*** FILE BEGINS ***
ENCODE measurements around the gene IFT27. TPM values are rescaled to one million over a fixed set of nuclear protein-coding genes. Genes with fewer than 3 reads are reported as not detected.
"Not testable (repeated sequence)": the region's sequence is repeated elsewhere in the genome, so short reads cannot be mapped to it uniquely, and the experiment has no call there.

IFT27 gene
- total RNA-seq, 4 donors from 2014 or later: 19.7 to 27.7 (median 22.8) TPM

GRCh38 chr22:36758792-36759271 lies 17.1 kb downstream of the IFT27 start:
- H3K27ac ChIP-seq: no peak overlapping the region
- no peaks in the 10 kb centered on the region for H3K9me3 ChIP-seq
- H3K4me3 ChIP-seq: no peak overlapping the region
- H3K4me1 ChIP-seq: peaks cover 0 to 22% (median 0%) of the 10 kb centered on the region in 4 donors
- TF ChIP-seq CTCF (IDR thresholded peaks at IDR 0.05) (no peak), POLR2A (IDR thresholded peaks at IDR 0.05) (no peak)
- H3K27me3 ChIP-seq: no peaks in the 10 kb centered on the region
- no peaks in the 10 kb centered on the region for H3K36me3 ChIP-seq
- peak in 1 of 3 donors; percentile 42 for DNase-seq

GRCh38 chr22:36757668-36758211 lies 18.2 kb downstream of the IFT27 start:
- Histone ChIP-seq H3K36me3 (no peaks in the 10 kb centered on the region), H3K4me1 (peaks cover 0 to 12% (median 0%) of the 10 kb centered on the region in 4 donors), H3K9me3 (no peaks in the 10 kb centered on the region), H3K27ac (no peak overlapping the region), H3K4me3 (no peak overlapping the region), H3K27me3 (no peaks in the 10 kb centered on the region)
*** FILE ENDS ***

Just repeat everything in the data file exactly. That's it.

ENCODE measurements around the gene IFT27. TPM values are rescaled to one million over a fixed set of nuclear protein-coding genes. Genes with fewer than 3 reads are reported as not detected.
"Not testable (repeated sequence)": the region's sequence is repeated elsewhere in the genome, so short reads cannot be mapped to it uniquely, and the experiment has no call there.

IFT27 gene
- total RNA-seq, 4 donors from 2014 or later: 19.7 to 27.7 (median 22.8) TPM

GRCh38 chr22:36758792-36759271 lies 17.1 kb downstream of the IFT27 start:
- H3K27ac ChIP-seq: no peak overlapping the region
- no peaks in the 10 kb centered on the region for H3K9me3 ChIP-seq
- H3K4me3 ChIP-seq: no peak overlapping the region
- H3K4me1 ChIP-seq: peaks cover 0 to 22% (median 0%) of the 10 kb centered on the region in 4 donors
- TF ChIP-seq CTCF (IDR thresholded peaks at IDR 0.05) (no peak), POLR2A (IDR thresholded peaks at IDR 0.05) (no peak)
- H3K27me3 ChIP-seq: no peaks in the 10 kb centered on the region
- no peaks in the 10 kb centered on the region for H3K36me3 ChIP-seq
- peak in 1 of 3 donors; percentile 42 for DNase-seq

GRCh38 chr22:36757668-36758211 lies 18.2 kb downstream of the IFT27 start:
- Histone ChIP-seq H3K36me3 (no peaks in the 10 kb centered on the region), H3K4me1 (peaks cover 0 to 12% (median 0%) of the 10 kb centered on the region in 4 donors), H3K9me3 (no peaks in the 10 kb centered on the region), H3K27ac (no peak overlapping the region), H3K4me3 (no peak overlapping the region), H3K27me3 (no peaks in the 10 kb centered on the region)